The 2017 Treaty on the Prohibition of Nuclear Weapons (TPNW) represents a daring act of self-empowerment: nuclear have-nots produced an international disarmament treaty without the involvement of the nuclear-weapon states or their allies. In this essay, we assess how the new treaty relates to the existing nuclear order and its four central norms: constraints on use, political restraint, nonproliferation, and disarmament. We discuss the TPNW’s origin in and impact on this contested order. At the heart of contestation are two security concepts: deterrence versus the immediate ban of nuclear arms, which result in fundamentally different ideas on how to pursue the road to “global zero.” Whether or not the TPNW and the Treaty on the Non-Proliferation of Nuclear Weapons are compatible depends on how the opponents handle their controversies. The key is to overcome the emotionalized polarization and rediscover a common basis in order to prevent damage to the existing nuclear order and bring forward nuclear disarmament in practice.
The Treaty on the Prohibition of Nuclear Weapons (TPNW) is the product of more than fifty years of norm contestation regarding disarmament. It is essential to see the Nuclear Weapon Ban Treaty as a dependent variable of the politics surrounding the Treaty on the Non-Proliferation of Nuclear Weapons (NPT). The TPNW has not fallen from heaven and is not the result of malign intentions, but is a consequence of the history of debates on and practices of disarmament since negotiations on the NPT began in the 1960s.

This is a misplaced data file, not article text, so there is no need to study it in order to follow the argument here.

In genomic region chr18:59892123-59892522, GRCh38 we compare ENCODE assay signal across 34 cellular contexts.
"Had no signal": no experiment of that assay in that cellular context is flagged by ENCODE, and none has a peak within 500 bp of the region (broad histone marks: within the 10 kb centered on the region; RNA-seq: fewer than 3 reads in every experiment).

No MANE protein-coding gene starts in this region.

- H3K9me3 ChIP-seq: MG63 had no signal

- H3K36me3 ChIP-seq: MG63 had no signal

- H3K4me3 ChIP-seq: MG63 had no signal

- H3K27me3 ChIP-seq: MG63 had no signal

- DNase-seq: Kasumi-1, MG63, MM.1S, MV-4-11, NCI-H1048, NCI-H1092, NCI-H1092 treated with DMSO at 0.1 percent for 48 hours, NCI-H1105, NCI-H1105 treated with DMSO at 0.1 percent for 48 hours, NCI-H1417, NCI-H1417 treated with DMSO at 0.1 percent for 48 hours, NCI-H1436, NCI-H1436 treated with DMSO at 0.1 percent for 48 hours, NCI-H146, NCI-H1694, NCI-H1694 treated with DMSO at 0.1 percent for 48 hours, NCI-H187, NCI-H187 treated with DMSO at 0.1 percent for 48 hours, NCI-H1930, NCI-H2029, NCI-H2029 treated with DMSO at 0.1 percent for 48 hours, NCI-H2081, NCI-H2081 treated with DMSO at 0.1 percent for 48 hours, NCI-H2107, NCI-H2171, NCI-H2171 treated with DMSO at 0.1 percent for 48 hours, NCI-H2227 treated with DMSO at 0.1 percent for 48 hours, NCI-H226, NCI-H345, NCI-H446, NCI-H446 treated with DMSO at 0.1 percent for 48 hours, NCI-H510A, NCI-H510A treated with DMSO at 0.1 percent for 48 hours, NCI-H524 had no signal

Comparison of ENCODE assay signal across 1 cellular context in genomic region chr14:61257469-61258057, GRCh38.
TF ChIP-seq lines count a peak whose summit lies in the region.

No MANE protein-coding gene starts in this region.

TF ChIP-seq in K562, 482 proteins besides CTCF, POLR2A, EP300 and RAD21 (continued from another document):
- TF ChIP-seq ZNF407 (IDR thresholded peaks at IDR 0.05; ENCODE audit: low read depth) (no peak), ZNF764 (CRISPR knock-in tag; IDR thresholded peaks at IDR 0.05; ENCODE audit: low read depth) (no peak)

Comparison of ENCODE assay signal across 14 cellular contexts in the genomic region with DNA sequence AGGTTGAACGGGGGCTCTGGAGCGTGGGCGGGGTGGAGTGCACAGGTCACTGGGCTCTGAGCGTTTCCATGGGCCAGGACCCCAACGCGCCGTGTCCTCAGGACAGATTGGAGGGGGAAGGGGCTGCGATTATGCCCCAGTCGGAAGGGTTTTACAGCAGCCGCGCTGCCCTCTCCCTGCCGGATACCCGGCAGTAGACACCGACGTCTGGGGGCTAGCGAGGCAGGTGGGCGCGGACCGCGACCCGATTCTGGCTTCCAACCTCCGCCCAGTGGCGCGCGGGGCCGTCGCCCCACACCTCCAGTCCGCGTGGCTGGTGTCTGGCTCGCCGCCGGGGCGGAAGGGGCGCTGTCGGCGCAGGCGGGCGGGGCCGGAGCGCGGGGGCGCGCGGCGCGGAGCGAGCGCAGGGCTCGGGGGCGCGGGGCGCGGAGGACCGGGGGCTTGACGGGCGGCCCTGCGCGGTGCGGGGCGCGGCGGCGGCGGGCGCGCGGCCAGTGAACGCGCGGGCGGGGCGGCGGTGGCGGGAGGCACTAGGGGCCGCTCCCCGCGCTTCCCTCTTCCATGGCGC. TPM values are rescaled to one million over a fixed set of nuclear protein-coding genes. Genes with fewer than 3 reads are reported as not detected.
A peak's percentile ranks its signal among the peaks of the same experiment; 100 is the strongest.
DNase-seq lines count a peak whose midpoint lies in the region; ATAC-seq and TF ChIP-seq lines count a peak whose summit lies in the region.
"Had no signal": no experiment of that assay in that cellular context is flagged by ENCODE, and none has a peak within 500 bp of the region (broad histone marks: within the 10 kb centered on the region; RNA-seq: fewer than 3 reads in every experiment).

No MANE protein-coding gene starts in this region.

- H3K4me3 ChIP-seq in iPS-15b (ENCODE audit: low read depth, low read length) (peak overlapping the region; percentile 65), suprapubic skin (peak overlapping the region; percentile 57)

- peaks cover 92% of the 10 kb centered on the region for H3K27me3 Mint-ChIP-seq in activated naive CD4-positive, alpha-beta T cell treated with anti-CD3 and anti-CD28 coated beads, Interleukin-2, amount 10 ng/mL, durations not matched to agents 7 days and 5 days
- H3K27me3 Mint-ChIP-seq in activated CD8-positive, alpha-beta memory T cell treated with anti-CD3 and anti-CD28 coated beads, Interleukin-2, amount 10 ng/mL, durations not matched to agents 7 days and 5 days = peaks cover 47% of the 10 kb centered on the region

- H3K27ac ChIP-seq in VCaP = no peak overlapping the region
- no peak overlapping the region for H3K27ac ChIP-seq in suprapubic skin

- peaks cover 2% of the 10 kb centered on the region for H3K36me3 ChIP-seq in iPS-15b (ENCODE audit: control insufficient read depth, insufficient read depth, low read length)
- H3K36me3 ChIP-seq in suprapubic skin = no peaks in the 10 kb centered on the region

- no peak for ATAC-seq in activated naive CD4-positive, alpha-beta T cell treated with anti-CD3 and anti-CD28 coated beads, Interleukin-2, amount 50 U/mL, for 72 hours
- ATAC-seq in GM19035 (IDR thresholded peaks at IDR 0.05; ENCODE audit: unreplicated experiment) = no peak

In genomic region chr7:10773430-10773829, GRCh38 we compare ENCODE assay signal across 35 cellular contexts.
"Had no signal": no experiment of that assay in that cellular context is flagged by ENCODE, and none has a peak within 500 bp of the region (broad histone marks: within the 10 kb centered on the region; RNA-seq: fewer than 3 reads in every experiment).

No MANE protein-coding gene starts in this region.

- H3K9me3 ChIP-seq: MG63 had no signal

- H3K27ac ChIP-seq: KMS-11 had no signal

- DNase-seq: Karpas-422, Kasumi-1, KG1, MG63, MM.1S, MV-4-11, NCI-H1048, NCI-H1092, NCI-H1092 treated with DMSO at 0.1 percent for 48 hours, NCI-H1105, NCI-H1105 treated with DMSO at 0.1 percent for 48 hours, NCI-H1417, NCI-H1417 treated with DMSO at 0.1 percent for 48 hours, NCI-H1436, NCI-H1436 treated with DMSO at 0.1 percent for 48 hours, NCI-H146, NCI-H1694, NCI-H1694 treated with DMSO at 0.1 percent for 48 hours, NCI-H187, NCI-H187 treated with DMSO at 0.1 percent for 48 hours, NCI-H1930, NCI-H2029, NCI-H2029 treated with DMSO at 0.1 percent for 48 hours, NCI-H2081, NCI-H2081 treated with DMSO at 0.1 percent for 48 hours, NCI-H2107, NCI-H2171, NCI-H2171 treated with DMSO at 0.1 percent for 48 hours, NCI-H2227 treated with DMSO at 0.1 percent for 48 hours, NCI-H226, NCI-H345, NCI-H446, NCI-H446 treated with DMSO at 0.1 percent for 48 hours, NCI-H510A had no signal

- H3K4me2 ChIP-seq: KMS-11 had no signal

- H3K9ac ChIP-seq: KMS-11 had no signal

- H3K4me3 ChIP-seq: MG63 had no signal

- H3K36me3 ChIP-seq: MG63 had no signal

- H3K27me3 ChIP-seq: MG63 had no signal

The TPNW, signed in 2017, represents a new approach to nuclear disarmament: rather than being hapless bystanders, the have-nots came together and produced an international disarmament treaty without the nuclear-weapon states (NWS)–the United States, the United Kingdom, France, Russia, and China–or their allies. What looks, for the NWS, like an undesirable intrusion onto their turf represents, for ban supporters, an act of self-empowerment in an area they regard as crucial to their own security and survival.
It is not, as some critics have maintained, preordained by the nature of the TPNW that it will damage the NPT. Whether the two treaties are compatible or not depends on how opponents and proponents of the TPNW handle their controversies. Reasonable policies can create a modus vivendi. Antagonistic policies can create incompatibility. Right now, the outcome is indeterminate.
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